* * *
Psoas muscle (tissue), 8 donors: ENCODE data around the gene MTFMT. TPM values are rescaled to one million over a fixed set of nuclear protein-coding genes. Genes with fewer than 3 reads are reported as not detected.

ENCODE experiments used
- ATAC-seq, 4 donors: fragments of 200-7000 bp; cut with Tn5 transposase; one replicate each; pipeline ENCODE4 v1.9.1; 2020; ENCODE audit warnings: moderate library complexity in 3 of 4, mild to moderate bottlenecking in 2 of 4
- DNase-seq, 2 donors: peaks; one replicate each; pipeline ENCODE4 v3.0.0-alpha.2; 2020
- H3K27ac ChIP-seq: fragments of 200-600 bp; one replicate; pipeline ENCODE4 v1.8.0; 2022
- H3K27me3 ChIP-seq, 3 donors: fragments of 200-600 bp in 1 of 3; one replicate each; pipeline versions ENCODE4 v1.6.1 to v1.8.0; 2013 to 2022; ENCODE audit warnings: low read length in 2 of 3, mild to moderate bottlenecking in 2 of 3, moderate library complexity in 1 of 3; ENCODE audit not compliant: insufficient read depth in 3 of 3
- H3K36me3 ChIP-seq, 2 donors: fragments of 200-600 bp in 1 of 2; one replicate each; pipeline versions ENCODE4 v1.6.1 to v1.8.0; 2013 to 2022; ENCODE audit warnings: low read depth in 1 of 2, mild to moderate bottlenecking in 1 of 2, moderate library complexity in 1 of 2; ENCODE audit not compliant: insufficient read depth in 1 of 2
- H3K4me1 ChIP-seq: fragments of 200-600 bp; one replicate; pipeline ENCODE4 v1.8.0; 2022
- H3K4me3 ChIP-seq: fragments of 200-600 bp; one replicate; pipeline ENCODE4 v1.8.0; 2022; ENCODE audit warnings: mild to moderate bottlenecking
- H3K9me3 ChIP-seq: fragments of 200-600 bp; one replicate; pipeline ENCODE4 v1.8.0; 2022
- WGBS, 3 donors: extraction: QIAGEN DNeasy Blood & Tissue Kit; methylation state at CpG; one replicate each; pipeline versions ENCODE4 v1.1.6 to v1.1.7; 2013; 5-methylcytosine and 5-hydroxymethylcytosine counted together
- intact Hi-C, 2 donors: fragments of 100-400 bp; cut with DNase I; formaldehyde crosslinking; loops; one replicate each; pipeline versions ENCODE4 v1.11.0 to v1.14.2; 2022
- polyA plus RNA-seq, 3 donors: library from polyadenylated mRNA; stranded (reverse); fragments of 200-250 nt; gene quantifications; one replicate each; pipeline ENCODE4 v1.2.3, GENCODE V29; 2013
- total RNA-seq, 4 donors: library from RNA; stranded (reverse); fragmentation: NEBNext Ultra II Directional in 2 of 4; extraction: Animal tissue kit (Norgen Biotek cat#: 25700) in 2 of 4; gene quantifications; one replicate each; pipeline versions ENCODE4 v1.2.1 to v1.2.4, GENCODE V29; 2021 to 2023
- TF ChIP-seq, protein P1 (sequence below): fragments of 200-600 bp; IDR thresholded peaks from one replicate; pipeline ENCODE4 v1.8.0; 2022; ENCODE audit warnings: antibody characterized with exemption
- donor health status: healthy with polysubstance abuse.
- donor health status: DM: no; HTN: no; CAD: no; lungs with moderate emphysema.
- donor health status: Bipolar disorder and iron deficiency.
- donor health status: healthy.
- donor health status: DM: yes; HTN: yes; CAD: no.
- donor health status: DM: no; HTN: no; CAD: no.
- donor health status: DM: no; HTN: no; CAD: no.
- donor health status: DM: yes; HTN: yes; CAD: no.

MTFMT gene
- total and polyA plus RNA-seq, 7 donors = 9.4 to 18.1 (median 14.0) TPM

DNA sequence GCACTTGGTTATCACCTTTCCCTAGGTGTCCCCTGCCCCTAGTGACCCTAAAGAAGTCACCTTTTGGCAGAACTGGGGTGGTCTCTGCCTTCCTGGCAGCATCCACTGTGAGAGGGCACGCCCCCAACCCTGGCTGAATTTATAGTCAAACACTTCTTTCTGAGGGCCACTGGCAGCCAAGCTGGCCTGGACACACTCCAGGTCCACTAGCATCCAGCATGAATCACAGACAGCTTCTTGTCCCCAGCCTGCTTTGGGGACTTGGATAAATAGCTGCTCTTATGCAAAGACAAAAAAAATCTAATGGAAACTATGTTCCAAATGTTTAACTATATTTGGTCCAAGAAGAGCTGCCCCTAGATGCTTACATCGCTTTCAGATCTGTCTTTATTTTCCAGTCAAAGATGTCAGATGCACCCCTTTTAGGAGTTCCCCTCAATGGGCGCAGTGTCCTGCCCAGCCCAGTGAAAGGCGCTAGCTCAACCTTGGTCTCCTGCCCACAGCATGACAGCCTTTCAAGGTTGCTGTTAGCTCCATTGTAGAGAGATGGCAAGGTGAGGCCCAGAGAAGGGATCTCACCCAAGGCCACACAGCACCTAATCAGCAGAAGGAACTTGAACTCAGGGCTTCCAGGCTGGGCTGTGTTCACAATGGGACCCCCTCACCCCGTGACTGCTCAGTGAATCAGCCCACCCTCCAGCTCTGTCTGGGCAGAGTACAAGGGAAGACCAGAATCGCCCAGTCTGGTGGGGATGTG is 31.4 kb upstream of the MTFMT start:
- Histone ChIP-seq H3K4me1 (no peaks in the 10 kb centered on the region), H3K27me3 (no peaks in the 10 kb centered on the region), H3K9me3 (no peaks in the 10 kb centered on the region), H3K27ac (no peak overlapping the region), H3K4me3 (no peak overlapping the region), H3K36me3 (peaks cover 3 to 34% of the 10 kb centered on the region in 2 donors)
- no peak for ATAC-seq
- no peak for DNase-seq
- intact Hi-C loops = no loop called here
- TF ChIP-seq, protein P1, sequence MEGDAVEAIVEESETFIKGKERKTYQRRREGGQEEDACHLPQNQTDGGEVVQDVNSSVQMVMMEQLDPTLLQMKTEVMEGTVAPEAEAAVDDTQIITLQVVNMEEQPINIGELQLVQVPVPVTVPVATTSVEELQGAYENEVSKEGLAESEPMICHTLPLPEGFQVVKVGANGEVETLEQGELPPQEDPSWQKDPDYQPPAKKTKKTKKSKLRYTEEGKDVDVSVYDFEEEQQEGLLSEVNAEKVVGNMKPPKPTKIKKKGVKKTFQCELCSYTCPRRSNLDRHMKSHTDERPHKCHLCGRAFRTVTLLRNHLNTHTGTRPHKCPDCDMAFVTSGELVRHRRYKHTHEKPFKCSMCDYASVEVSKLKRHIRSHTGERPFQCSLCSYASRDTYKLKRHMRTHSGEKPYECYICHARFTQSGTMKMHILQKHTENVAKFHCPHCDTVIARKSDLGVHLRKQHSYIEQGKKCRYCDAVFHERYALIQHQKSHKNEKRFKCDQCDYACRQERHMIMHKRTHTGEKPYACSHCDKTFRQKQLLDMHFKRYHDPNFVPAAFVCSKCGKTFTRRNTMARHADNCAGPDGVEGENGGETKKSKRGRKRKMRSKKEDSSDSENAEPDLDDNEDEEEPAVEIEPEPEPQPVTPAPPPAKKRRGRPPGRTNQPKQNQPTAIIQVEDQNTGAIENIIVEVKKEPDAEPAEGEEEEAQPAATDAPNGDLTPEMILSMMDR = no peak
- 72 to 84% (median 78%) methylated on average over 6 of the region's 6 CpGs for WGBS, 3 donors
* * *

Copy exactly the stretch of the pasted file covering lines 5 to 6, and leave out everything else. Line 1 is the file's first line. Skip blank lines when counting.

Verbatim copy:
- H3K27ac ChIP-seq: fragments of 200-600 bp; one replicate; pipeline ENCODE4 v1.8.0; 2022
- H3K27me3 ChIP-seq, 3 donors: fragments of 200-600 bp in 1 of 3; one replicate each; pipeline versions ENCODE4 v1.6.1 to v1.8.0; 2013 to 2022; ENCODE audit warnings: low read length in 2 of 3, mild to moderate bottlenecking in 2 of 3, moderate library complexity in 1 of 3; ENCODE audit not compliant: insufficient read depth in 3 of 3